Thursday, January 27, 2011

Bulgar Rolls

If there is one bread recipe that I could call my specialty, bulgar rolls would be the one. I've made thousands of these rolls through the years, including several hundred for our wedding. I don't have to ask what to bring to family Christmas gatherings since I'm usually asked to bring these rolls.

We love the slightly nutty taste and texture that the bulgar adds. Bulgar is a cracked wheat that you can find at a bulk foods store. If you don't have bulgar, substitute oatmeal. Steel cut oats will give a similar texture, but rolled or quick oats work too.

First cook the bulgar with butter and water until it is soft. I usually just bring the water to boil, then turn off the stove and allow it to sit and absorb the water.  Let this cook before adding it to the dough. You do not want to kill the yeast with too much heat. You can use bulgar raw, but it is rather hard and I think it feels like hitting a stone in your roll.

You can shape these rolls any way you wish. When making dozens of rolls, I find that rolling the dough out with a rolling pin and cutting with a biscuit cutter is the easiest method. I place them on a greased baking sheet to rise and bake.

Bulgar Rolls

2 cup water
1/2 cup bulgar (or oatmeal)
3 T butter
1 T yeast
1 1/3 cup warm water or milk
1/3 cup brown sugar (or 1/4 cup honey)
2 tsp salt
1 egg
6 cups flour (may use white or a white/whole wheat mix)

Cook the bulgar in 2 cups of water and the butter. Cool until lukewarm.

Dissolve yeast in 1 1/3 cup warm water or milk.

Mix sugar, salt, egg, flour, bulgar mixture, and yeast mixture. Mix well.

Allow dough to rest for fifteen minutes. Add more flour if needed to make a soft dough.The dough should be soft and slightly tacky, but not sticky.

Knead dough for 5 to 10 minutes by hand or by machine, until a smooth ball. Place dough in a greased bowl and allow to rise for one hour or until double. Punch dough down. Rest for 10 minutes. Shape into rolls. Rise for 45 minutes or until double. Bake at 350 degrees for 20-25 minutes.

Note: I always double this recipe in my large Bosch mixer and machine knead the dough. It makes quite a few rolls but they freeze well. I usually replace at least half of the flour with whole wheat flour and often add a tablespoon or two of vital gluten.

Edit in February 2015: I was making these rolls this Christmas for a gathering and without thinking, I used all freshly ground whole wheat flour. This was the first time I used all whole wheat flour - especially since I often make these for guests - but they turned out wonderfully. And everyone enjoyed them very much. When using whole wheat flour, just be careful not to add too much flour. Whole wheat flour absorbs more moisture and can make your dough too dry.

For other favorite roll recipes see cornmeal rolls and sandwich buns.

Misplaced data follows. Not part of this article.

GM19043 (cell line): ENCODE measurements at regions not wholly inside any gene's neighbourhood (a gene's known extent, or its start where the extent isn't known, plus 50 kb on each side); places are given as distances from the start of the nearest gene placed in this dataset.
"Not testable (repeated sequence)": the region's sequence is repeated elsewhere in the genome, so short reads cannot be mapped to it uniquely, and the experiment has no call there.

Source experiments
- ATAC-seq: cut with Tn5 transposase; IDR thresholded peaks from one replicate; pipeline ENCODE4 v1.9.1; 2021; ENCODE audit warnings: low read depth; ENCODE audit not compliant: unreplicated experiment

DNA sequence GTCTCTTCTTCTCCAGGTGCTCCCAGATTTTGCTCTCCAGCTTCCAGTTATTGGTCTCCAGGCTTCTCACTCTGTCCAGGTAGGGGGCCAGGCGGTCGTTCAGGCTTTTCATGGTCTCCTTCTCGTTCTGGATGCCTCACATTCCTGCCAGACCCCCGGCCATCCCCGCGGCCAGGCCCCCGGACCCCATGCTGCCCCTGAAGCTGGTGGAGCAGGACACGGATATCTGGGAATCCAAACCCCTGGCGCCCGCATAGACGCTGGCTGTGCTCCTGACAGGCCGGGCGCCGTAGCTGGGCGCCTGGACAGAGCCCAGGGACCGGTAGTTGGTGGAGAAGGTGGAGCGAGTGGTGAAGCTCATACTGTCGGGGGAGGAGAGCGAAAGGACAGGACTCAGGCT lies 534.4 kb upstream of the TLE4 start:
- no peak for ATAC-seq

1. Hello,
    Thankyou for the series that you are doing on bread. I already made miracle bread and our family enjoyed it tremendously. I have a question. What is a vital gluten? where do I get it from? I am very new at bread making. Is it necessary to add vital gluten when I use wheat flour?
    Thank you again.

  2. Jen -
    Vital gluten is not necessary. I sometimes add it when I use whole grain flours to give it a better texture and help it raise better. You can find it with the flours in larger grocery stores or order online. I wrote about it here.

  3. Gina,
    I'm enjoying your latest bread posts, and learning some things at the same time! I'm curious if you've ever made your own bulgar. It's a rather easy process, just takes some time. It involves soaking the wheat berries until they sprout, drying them (in the oven), and then putting them through a food processor. I used to make it to add to my buttermilk yeasted bread instead of using white flour, but I haven't done it for a long time. Thanks for sharing!

  4. Karen -
    I've never attempted to make my own bulgar - but maybe I should give it a try!

  5. Hi Gina- these look good and I'm always looking for another way to use bulgar other than tabbouleh!

    One question (though I should probably just look it up...)- how long does it usually take for the bulgar to become soft when it's boiled? For tabbouleh, it just usually sits in hot water for awhile, but I don't boil it.

    An Oregon Cottage

  6. Jami -
    It really doesn't take long, but I can't say that I've ever really timed it. I should pay better attention next time. I would guess only a few minutes.

  7. Thanks for the recipe. I usually am requested to bring rolls too, but I haven't settled on a recipe I love yet. I'm going to try yours next time!

  8. Thank you for a wonderful recipe. I make a recipe that is very similar to this one but I was drawn to yours because it uses less butter. With the rising price of butter I am all about saving butter when I can :) We really enjoyed these rolls and I can't tell much difference from the ones I usually make. That is a good thing, I'm glad I can get away with using less butter and still have an awesome roll!


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